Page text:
The Piedmont View

Creating a habitat for native bees

By Celia Vuocolo, PEC

You don’t have to be a genuine bee keeper to help our native bees. You can create a place for them to thrive right in your backyard garden. First, assess your location. Is your project area in full sun, partial sun or is it fully shaded? Soil drainage also matters, whether it’s average, dry or wet soil. Once you know this, pick the plants that would thrive in that specific environment.

Choosing native plants is best for native bees, as they have adapted to each other over time. You can visit the Virginia Plant Atlas at to see a selection of native species or review PEC’s “Go Native Go Local” guide at to find retailers selling natives.

It’s nice to pick a suite of plants that will bloom through the entire growing period, which is early April through late October, locally. Also, make sure the plants you purchase are not treated with pesticides.

If you have selected the right plant for the right place, native plants generally do not need fertilizer or compost. You should plan to water the plants on a regular basis until they are established, and weed around them until they fill out and shade out weeds (usually this takes about one to two growing seasons). Leave dead stems standing through the winter and only clean out the garden in the early spring in preparation for new growth. Do not rake or remove dead vegetation unless absolutely necessary — insects will use the leaf compost to over-winter in, which is healthy for the ecosystem, and therefore our native bees.

Selecting your plants:

  • Pollinators are highly visual, and choosing a large mass of color will help them spot your garden.
  • Perennials will make up the majority of your plant list, but you should have 1–2 native grass or sedge species and at least one type of spring-flowering shrub or small tree, if possible.
  • If you are short on space, pick a few species that attract a wide variety of pollinators such as goldenrod, mountain mint, asters, Monarda and joe-pye weed, to name a few.
  • Also include species that are uncommon in the landscape but are desirable to specialist bees or bumble bees. Some examples are golden alexander, bottle gentian and Lance-leaved loosestrife.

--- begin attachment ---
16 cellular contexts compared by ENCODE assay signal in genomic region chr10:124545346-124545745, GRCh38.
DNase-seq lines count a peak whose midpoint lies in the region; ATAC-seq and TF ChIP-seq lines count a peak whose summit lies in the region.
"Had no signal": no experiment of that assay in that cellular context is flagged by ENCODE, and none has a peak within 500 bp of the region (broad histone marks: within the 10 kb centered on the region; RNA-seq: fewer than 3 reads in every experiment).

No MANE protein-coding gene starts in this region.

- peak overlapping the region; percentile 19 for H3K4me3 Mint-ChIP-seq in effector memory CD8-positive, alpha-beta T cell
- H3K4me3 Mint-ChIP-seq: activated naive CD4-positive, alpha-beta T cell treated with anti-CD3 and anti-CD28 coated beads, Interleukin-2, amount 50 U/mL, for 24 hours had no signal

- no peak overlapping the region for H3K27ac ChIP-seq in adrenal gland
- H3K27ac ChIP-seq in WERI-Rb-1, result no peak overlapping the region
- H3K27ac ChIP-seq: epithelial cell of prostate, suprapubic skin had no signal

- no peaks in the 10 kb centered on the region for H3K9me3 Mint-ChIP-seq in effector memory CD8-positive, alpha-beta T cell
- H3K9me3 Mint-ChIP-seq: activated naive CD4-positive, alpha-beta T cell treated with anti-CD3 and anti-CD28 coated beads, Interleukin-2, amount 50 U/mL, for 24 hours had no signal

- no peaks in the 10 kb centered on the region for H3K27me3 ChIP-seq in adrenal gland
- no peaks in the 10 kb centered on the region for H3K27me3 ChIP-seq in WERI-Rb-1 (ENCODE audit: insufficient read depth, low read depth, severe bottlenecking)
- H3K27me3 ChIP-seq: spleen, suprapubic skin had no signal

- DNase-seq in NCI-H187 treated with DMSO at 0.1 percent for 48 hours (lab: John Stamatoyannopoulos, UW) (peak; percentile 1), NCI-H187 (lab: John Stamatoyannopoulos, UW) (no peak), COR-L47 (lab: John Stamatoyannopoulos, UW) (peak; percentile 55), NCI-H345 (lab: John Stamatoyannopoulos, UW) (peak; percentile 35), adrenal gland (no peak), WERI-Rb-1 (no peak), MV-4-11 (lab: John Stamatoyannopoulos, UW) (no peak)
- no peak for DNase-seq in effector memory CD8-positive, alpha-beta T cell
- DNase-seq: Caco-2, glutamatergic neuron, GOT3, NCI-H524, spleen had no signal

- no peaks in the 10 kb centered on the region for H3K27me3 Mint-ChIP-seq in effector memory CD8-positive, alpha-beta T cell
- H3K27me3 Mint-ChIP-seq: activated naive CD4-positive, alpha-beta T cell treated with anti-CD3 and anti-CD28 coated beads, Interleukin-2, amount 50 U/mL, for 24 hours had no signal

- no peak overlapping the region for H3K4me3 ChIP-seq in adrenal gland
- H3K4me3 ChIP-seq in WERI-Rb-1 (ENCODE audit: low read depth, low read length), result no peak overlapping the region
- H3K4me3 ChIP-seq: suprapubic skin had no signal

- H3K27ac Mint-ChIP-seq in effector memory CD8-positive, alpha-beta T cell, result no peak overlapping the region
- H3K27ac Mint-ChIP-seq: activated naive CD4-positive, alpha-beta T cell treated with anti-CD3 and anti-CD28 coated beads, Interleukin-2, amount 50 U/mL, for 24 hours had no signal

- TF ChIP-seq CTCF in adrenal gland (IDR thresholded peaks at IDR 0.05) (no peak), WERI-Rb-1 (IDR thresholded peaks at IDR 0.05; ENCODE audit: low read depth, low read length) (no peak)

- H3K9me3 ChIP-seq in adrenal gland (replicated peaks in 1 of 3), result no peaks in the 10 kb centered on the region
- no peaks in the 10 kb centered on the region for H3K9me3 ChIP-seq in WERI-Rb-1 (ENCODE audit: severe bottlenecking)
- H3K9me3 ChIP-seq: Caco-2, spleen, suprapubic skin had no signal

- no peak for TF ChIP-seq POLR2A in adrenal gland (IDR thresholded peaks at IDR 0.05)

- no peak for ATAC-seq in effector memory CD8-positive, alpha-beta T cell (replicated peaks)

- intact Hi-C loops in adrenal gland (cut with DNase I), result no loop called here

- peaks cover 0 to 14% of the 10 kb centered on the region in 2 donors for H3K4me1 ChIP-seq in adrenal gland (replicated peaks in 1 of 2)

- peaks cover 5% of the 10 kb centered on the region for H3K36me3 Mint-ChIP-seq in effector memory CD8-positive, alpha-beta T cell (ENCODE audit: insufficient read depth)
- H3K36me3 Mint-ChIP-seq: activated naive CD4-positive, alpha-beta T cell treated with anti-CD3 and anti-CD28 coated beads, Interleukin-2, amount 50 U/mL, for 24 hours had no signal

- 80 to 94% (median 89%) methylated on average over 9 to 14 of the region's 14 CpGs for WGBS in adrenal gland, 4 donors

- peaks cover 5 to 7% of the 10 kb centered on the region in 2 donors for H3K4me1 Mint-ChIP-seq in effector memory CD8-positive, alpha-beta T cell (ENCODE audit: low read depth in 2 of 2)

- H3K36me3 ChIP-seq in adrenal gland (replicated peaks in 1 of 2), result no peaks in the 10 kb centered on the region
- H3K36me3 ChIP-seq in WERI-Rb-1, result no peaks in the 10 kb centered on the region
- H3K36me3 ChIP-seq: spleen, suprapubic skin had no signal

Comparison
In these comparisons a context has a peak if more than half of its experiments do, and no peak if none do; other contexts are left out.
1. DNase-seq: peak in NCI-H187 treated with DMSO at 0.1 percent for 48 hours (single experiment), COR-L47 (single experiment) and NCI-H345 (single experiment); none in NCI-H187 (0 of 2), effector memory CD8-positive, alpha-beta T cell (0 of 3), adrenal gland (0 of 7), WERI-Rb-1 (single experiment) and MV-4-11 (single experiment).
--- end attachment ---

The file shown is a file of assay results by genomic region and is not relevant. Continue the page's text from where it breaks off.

• Selecting the appropriate shrub or small tree species depends greatly on the amount of space that you have. Some shrubs to consider for smaller areas are Virginia sweetspire or New Jersey Tea. If you have space for a small tree, redbud is a good choice.

Making a "hotel" for bees:

Bees and other insects vary on the types of nesting structures they prefer, so there’s no ‘one way’ to build an “insect hotel.” If you google the term, you will nd a variety of di erent types of structures. You can pack compartments with natural materials like tree bark, straw, leaves, sticks, etc. The key is to use natural substrate — nothing that has paint, wood stain or has otherwise been treated by chemicals.

Most solitary bees nest in the ground, so you may not attract a wide diversity of them to your insect hotel, but leaf cutter bees (Megachile) and mason bees (Osmia) will be interested. These bees lay eggs in tube-like structures. In the wild, they use dead standing reeds/stems or tree branches. To mimic this, you can bundle bamboo reeds or drill holes into your structure. They are a bit particular about the size of the holes, so make sure you are putting in structures that are the right size for them to use:

  • For leafcutter bees, holes should be 1/4" wide and 2 1/2”–4” deep.
  • For mason bees, holes that are 6” deep, 5/16” wide.
  • Try to space holes at least 3/4” apart, and never drill entirely through the wood.

Your insect hotel will need maintenance from time to time. Natural materials degrade and will need to be replaced, and any nesting tubes/tunnels that are used will need to be cleaned out, otherwise bees won’t use them the following season.

This article was featured in our Fall 2017 Member Newsletter, The Piedmont View. You can read more of the articles on our website or view a PDF of the issue.

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